The stratified GWAS identified many interesting genotype-specific associations including one right at the rs671 locus itself (which the authors argue is driven by a variant that is in complex LD with rs671 but tags an independent risk haplotype6). The authors then show that these GWAS signals show significant GxG interaction with rs671.
Among those that interact with rs671 is a variant in ADH1B encoding another enzyme alcohol dehydrogenase that catalyzes the conversion of alcohol to acetaldehyde. ADH1B locus is a well-known alcohol locus in both East Asians and Europeans (unlike the ALDH2 variant, the ADH1B variant occurs globally, though with wildly different allele frequencies7).
Though ADH1B x ALDH2 interaction has been long hypothesized (given the perfect biological rationale), this is the first time someone has empirically demonstrated the interaction effect (you can't do this in European populations).
The authors further studied associations with oesophageal cancer risk in individual genotype groups and found many known alcohol GWAS signals showing an association with cancer risk in heterozygotes but not in wild types, confirming the fact that alcohol drinking increases cancer risk only in heterozygotes.
One other finding that I find striking is the difference in the genetic correlation for alcohol behaviour between Europeans and East Asians when stratified by genotypes. While there is a high genetic correlation (97%) between East-Asians rs671 wild types and Europeans, the genetic correlation drops abruptly between East-Asians rs671 heterozygotes and Europeans (28%), which makes sense8, but fascinating to see in real data.
Overall, this is a beautiful example of a genetic study with tons of insights that can never be found by studying Europeans even in a million individuals, highlighting the importance of studying non-European populations.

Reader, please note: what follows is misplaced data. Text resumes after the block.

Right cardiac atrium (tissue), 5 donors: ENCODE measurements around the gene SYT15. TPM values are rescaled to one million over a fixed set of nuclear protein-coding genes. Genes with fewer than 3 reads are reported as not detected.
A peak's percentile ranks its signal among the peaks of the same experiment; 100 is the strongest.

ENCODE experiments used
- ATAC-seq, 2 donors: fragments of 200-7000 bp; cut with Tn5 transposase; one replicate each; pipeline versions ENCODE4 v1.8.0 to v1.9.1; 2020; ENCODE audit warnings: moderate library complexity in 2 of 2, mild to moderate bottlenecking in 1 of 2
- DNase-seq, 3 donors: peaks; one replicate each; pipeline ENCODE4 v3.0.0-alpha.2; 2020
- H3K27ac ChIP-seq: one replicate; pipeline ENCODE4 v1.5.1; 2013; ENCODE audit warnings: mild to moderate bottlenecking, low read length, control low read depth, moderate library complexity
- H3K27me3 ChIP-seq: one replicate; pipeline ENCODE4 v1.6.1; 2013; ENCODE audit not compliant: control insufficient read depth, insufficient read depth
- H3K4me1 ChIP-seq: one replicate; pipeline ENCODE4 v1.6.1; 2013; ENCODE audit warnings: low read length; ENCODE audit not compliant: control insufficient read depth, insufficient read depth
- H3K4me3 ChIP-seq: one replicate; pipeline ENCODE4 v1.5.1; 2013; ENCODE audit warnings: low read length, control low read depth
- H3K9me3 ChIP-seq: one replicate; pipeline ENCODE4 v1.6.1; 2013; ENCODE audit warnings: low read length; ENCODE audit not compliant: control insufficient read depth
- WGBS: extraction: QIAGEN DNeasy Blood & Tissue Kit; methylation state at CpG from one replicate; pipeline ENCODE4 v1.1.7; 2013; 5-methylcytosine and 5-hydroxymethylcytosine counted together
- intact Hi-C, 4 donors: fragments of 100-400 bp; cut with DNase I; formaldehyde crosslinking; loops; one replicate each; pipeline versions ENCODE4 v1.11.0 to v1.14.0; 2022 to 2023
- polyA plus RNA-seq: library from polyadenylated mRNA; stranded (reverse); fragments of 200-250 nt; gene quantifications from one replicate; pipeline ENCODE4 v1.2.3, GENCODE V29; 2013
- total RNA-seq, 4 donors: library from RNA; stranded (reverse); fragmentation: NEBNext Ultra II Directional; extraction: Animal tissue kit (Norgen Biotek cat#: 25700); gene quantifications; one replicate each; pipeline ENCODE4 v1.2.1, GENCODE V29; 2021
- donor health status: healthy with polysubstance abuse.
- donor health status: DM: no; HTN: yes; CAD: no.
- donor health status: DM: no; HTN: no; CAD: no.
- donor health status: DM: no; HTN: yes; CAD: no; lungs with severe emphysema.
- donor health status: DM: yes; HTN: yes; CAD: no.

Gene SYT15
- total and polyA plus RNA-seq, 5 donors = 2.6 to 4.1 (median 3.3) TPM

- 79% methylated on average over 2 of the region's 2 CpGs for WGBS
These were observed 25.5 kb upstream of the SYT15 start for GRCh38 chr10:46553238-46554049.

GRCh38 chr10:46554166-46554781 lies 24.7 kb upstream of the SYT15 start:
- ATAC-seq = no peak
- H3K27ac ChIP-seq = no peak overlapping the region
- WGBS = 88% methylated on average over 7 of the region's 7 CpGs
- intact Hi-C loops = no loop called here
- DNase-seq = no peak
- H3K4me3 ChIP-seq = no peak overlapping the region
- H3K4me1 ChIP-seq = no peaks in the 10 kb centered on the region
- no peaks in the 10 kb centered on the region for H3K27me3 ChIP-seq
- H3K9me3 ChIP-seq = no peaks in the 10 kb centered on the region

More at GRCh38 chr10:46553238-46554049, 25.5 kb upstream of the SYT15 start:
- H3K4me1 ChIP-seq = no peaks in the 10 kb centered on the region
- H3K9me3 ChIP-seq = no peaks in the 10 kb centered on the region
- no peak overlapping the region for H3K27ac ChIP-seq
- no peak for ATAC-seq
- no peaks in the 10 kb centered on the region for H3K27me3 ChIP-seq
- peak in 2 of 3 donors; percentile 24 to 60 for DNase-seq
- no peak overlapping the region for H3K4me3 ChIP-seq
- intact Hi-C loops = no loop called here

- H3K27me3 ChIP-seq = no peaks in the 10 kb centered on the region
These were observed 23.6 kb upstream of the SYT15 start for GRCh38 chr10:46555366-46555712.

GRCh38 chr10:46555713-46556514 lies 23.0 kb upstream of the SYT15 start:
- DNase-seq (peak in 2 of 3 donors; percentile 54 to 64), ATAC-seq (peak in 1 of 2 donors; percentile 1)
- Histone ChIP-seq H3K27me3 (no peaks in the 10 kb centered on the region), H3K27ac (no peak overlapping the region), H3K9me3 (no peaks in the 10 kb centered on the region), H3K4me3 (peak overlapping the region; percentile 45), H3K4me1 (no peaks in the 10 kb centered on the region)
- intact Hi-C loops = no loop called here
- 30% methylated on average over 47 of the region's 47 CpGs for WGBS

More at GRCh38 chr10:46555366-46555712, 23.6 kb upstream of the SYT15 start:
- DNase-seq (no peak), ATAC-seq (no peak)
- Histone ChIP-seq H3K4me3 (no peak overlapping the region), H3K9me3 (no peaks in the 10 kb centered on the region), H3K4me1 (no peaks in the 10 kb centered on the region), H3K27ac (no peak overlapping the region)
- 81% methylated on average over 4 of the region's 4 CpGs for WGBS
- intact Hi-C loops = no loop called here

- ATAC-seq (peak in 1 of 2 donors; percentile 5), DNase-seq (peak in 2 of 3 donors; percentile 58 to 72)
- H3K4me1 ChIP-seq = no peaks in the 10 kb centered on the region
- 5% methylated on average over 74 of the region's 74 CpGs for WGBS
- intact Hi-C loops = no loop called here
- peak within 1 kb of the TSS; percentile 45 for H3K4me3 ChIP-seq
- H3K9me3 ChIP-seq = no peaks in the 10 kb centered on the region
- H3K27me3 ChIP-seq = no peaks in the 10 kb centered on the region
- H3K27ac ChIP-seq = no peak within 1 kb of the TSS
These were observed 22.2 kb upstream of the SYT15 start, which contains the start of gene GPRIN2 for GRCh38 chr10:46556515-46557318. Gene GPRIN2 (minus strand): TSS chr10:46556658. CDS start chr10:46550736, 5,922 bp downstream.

After I published this post on Twitter, I received a comment from Prof. George Davey Smith (a pioneer of the Mendelian Randomization method) who pointed out that some parts of the post are misleading and shared articles from the past that have reported GxE interactions for rs671. I didn’t intend to mislead the reader into thinking this is the first GxG or GxE interaction study of rs671. What I wanted to say was that the human genetics literature from the pre and early GWAS era is littered with many hypothesis-driven GxG and GxE studies most of which never turned out to be true. But, of course, there are few well-designed candidate gene studies with strong biological rationale like the ones George pointed out.
The ALDH2 missense variant rs671’s association with alcohol intake was known long before the GWAS era and is the model of the mechanism of action of disulfiram used in the treatment of alcohol use disorder.
If you’d like to learn more, tune into episode 5 of The Genetics Podcast where Josh Friedman, a research scientist from Alnylam talks about Alnylam’s PNPLA3 RNAi program.
But recently functional studies have been surfacing showing that rs671 might have alcohol-independent effects, for example, a mouse knockout study that I summarized last year on Twitter showed that knocking in the rs671 variant in mice resulted in an increased risk for diet-induced obesity contrasting the human genetics finding that rs671 protects against obesity (likely due to low alcohol consumption).
Another beautiful example is the CHRNA5 x Smoking interaction influencing the risk of lung cancer, a topic that is near and dear to Kari Stefansson from deCODE genetics, a GWAS pioneer and one of the first to map the first GWAS locus for smoking and lung cancer.
I must admit that I haven’t fully understood the discussion of this rs671 cis GxG interaction. It looks like an independent haplotype but I am not sure.
The minor allele of rs1229884 in AHD1B in East Asians is the major allele in Europeans and vice versa.
Makes sense in the way that the alcohol behaviour of rs671 heterozygotes East Asians will be strikingly different from that of Europeans (who are all wild types) which will result in a different genetic architecture of alcohol intake.